Who is Laurie Cairns?

Posted on by Chief Marketer Staff

Promotions lawyers are hunting for evidence to overturn a patent that could cost marketers millions of dollars to run on-pack/online instant-win sweepstakes.

The patent for online fulfillment of in-pack codes was awarded in January 2001 to Laurie Cairns, who began requesting licensing fees from packaged goods marketers this summer.

Law firms including Winston & Strawn, Chicago, and Cohen, Silverman & Rowan, New York City, are gathering prior art to show on-pack/online promos were in use before Cairns filed her claim in February 1998. Prior art will be presented to Cairns and her lawyers to negate her claims.

The patent (No. 6,173,267) covers sweeps promos that put game pieces with unique codes in product packages “marked with an Internet address and a password” that players use to input the code and personal data (such as an e-mail address or phone number) to see instantly if they won. Winning cards are mailed to the marketer for verification.

The patent covers rebates and discounts for non-winners, online games, follow-up marketing to players, and research as part of online sweeps. It specifies that codes are compared to a list of winning codes or “subject to some computation, random selection, or other means for determining a winning or non-winning status,” per the patent.

Most affected are packaged goods marketers, who have embraced on-pack/online sweeps to leverage packaging real estate at shelf and cut costs of sweeps fulfillment.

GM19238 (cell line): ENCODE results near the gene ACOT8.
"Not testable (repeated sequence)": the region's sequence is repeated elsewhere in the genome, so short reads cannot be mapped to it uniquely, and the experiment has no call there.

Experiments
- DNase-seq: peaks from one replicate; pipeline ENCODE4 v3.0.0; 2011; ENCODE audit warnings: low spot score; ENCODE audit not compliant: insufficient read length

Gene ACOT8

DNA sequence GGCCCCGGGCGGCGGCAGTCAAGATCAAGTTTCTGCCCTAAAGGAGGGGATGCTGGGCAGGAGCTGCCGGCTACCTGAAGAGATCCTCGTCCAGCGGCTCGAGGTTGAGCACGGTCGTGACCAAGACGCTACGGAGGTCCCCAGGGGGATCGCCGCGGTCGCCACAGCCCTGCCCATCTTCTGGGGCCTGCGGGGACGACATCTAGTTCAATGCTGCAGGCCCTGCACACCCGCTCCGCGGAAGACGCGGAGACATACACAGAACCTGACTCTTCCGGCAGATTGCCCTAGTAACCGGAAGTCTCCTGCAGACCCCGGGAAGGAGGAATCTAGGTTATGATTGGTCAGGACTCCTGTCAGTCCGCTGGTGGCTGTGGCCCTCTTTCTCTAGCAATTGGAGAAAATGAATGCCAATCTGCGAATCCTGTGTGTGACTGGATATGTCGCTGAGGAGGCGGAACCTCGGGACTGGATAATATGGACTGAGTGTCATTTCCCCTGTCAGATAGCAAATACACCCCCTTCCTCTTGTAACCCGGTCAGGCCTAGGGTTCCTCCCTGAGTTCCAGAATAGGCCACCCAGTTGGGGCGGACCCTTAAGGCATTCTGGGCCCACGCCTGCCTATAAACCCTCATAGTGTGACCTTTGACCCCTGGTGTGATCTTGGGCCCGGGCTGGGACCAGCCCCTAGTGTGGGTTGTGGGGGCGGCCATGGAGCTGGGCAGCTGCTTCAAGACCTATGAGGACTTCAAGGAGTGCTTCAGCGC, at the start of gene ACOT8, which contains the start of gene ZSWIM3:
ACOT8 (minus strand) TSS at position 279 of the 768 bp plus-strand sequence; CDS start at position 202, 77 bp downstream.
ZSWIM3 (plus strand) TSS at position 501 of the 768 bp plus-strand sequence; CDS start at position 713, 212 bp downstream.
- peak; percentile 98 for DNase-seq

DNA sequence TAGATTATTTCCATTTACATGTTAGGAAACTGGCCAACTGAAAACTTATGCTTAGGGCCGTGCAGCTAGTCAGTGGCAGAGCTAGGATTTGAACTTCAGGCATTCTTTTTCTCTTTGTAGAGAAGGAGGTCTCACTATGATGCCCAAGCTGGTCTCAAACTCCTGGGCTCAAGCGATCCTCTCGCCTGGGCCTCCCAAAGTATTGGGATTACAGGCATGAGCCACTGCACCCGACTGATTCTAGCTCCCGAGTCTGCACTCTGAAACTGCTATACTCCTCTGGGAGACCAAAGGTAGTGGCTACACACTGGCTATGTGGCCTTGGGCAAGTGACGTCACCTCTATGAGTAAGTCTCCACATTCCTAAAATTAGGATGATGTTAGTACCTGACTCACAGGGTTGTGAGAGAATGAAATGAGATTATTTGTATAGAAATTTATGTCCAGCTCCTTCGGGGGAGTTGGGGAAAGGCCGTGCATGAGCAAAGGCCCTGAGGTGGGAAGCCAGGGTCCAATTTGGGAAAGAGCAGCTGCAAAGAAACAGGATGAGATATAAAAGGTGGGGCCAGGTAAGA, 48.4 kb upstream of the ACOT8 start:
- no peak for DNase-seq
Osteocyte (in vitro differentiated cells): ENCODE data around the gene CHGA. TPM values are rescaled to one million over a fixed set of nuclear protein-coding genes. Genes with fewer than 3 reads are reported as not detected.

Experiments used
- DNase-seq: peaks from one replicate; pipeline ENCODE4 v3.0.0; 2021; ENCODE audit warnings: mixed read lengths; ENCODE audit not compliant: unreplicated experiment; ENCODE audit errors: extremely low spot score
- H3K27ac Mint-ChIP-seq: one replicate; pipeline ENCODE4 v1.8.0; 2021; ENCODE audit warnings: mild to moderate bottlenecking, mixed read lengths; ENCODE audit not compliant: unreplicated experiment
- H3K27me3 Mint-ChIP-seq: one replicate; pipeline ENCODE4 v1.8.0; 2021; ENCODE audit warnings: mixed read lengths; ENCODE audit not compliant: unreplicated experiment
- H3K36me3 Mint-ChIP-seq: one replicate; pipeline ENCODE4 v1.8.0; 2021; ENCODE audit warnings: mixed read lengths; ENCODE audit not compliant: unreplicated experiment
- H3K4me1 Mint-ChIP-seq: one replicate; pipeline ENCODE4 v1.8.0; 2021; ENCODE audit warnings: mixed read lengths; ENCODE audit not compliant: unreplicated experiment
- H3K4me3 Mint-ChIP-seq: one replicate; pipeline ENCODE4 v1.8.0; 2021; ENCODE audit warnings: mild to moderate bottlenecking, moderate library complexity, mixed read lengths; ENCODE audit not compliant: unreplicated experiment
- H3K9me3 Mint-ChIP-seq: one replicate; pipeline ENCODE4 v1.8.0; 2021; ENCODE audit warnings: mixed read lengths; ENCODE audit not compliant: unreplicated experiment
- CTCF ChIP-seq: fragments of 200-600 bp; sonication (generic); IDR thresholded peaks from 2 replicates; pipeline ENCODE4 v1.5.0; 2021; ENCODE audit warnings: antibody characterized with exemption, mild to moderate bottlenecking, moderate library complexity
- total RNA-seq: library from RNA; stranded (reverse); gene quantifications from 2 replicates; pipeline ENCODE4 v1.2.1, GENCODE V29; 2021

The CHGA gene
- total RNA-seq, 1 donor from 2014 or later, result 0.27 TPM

Sources say Cairns has demanded as much as $100,000 plus a per-game piece fee. While marketers may simply pay a $5,000 to $10,000 licensing fee, they’re unlikely to pay $100,000, says one agency president.

Some favor aggressive efforts to overturn the patent; others are more low-key.

“We think it’s not a valid patent,” says Winston & Strawn partner Stephen Durchslag. “We’re advising clients to design around it.”

Cohen, Silverman & Rowan partner Marty Cohen concurs: “I think it’s a vulnerable patent.”

Marketers should have their in-house or outside counsel vet any on-pack/online promo before going to market, advises Linda Goldstein, partner at Hall Dickler Kent Goldstein & Wood, New York City. “It’s a chilling reminder that the Patent Office has been increasingly liberal in the business methods they’ll grant patents on,” she says. “As more sophisticated technology is integrated with promotions, marketers need to be sensitive to intellectual property rights. Marketers get so focused on compliance with sweepstakes laws that intellectual property is often overlooked.”

From privacy to premiums

Marketers also continue to watch Federal Trade Commission enforcement of consumer privacy and pending legislation. Marketers expect a December or January nod from the FTC to add a national Do Not Call list to the 1997 Telemarketing Sales Rule (July PROMO). FTC’s director of the Bureau of Consumer Protection Howard Beales said in October that the national list would be “an early Christmas present” for consumers. Some worry that marketers could eventually contend with 53 lists — one for each state and DC, a federal list, and the Direct Marketing Association’s list.

Then there’s the ladybug story — a cautionary tale of licensing. When McDonald’s Corp. licensed designs from Battlebots for Happy Meal premiums, it found out at the eleventh hour that the girl who designed a champion ladybug Battlebot used the cover from her Little Tykes sandbox. Big Mac crossed fingers and called Little Tykes to cover off on the license. “They were happy it was doing so well on the show, and glad to have it be part of the Happy Meals line,” says Jennifer O’Malley, McDonald’s senior intellectual property counsel.

Case closed.


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